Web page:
Aviva further argued that the TAMP was function functionfor payment of expenses incurred after the date of the hearing, meaning that they did not have jurisdiction to order Aviva to make payment upon the occurrence of a future event. While the court found that Ms Suarez is allowed to complete her application after the hearing by incurring a processing fee, she argued that she should be allowed to take steps after the hearing to issue denials consistent with the
Calendar.

In contrast, Ms. Suarez argued that LAT has broad legislative power and flexible remedial powers under that statutory power to resolve disputes between the insurer and claimants. She argued that a LAT decision that an insured is entitled to coverage for treatment supersedes an insurer’s approval of the treatment plan in dispute. Therefore, the only effective remedy available would be an order requiring an insurer to pay for the proposed treatment once it has been initiated in accordance with the Calendar. This remedy would also support the legislative objective of Calendar.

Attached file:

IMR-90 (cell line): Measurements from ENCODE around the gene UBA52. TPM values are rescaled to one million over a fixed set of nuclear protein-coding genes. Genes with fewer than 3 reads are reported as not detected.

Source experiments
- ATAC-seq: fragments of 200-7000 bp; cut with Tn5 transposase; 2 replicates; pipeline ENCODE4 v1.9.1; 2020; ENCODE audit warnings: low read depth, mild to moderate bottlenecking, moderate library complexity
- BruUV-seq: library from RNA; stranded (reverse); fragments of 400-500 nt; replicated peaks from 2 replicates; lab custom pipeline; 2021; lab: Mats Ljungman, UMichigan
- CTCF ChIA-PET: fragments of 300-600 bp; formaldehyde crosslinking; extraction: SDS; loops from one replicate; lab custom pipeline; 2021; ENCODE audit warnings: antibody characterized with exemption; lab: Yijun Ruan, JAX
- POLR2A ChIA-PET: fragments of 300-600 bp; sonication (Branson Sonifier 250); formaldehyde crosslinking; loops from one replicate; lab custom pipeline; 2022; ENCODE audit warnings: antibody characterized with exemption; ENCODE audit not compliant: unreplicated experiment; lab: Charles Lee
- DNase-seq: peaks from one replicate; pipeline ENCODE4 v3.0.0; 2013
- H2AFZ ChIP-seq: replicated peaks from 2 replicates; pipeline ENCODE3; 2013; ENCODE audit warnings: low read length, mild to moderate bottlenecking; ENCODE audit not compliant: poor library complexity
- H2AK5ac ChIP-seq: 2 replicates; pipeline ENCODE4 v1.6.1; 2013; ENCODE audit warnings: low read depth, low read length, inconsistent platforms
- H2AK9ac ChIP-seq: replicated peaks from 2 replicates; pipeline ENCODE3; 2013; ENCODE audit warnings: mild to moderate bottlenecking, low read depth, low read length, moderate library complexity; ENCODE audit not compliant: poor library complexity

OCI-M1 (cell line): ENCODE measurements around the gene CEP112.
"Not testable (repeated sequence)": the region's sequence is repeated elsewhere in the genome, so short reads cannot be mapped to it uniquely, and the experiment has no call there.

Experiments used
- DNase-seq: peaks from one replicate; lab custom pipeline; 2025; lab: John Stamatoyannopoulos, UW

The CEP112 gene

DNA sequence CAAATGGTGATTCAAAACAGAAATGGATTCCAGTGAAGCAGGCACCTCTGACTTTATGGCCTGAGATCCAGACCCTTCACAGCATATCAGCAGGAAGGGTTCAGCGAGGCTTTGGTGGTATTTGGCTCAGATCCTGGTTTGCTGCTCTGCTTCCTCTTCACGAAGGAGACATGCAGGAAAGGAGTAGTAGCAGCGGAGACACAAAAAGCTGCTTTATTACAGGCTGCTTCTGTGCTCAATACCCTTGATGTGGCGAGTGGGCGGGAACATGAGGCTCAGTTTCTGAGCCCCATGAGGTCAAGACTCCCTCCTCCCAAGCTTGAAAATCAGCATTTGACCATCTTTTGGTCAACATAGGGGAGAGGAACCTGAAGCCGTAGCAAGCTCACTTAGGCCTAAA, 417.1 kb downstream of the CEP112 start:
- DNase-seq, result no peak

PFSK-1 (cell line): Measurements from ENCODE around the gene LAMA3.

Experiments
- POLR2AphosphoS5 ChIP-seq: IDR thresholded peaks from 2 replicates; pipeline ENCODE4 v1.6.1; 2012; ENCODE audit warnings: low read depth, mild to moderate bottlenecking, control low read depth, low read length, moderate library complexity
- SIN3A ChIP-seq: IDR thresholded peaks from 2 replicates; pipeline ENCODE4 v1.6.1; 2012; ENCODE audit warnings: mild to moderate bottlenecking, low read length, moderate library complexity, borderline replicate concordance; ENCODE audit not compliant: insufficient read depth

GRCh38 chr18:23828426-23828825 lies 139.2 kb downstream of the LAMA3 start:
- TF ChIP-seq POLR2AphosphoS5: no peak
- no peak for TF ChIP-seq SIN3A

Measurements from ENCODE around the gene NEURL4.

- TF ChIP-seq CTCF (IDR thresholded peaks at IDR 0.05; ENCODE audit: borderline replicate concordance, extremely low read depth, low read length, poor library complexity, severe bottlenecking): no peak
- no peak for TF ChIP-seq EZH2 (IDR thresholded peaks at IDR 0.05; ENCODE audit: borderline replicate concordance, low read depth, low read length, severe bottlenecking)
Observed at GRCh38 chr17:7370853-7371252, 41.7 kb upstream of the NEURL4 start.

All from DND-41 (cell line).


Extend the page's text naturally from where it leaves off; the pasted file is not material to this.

Ms. Suarez also argued that the TAMP order did not violate the doctrine of function function since the fee and the amount are separate issues, each subject to an independent decision. Further, she argued that a benefit eligibility order is final and enforceable. Therefore, an insurer authorized to take post-hearing action to issue denials would effectively thwart LAT’s dispute resolution process.

In support of Ms. Suarez’s position, the Ontario Trial Lawyers Association (“OTLA”) and the Coalition of Citizens with Disabilities – Ontario and Health Justice Program (“CCD”) provided submissions. The third speaker, TAMP, did not take a position.

The OTLA argued that Aviva sought to overturn decades of existing practice and jurisprudence, and that its proposed interpretation of the Calendar violated the statutory objective as consumer protection legislation. They also argued that the relief sought by Aviva would render LAT’s dispute resolution function inaccessible to most claimants.

CCD argued that the Calendar does not expressly specify when the processing costs must be incurred and that the legislative provisions must be interpreted and applied in such a way as to promote access to justice. Since there is an inherent power imbalance between claimants and their insurers, the requirement that health care expenses must be incurred before accessing the APR would have a negative impact on people with disabilities at home. low income.